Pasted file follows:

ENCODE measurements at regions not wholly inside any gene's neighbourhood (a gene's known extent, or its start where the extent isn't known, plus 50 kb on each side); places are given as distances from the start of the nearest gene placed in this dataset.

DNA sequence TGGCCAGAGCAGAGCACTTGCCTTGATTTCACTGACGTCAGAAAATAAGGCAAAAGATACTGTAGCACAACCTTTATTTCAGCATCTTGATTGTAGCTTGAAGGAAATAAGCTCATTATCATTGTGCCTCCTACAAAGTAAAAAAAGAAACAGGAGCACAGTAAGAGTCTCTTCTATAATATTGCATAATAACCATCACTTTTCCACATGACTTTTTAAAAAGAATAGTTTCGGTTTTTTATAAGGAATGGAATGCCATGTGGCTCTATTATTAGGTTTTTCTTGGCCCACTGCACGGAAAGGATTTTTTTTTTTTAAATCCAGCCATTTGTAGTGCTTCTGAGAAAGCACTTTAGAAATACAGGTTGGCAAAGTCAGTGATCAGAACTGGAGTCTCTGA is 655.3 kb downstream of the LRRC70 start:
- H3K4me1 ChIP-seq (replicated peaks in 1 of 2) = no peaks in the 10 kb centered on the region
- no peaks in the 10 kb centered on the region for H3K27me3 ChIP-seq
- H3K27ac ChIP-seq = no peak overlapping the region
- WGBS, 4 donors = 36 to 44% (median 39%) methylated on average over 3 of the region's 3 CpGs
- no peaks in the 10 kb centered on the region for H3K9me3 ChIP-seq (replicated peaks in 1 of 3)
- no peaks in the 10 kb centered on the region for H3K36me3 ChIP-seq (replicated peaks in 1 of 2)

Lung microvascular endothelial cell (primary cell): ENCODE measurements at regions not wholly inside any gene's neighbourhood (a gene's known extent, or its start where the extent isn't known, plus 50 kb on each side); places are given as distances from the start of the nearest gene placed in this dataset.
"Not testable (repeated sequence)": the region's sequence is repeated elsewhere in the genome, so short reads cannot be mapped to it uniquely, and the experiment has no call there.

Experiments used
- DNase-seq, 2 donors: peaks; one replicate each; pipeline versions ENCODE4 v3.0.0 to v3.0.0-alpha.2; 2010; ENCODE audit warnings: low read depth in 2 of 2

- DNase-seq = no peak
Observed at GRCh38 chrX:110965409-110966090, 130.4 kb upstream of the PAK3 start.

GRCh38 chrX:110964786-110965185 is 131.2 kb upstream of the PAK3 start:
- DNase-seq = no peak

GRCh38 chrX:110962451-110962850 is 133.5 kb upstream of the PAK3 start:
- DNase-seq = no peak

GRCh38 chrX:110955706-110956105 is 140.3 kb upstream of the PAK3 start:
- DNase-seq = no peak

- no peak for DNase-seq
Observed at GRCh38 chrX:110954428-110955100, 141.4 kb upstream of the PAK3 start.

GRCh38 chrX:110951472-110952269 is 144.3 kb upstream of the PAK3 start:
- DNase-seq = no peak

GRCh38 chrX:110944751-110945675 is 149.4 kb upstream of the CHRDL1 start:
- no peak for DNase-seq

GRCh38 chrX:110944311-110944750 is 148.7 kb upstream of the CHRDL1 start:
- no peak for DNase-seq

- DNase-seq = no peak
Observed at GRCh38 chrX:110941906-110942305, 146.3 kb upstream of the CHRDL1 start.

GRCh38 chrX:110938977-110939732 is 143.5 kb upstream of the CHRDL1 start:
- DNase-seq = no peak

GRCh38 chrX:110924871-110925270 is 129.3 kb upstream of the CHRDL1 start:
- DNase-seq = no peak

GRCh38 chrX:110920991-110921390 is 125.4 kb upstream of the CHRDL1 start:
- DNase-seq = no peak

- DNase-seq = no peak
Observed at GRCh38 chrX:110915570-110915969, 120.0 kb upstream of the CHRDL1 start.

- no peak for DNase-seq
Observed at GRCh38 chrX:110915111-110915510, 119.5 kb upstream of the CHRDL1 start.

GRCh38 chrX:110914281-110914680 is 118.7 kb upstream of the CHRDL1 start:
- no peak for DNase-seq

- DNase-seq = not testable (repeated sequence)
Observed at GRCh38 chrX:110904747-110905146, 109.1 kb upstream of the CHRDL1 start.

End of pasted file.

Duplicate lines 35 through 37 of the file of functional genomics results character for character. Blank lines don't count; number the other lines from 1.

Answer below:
GRCh38 chrX:110920991-110921390 is 125.4 kb upstream of the CHRDL1 start:
- DNase-seq = no peak

- DNase-seq = no peak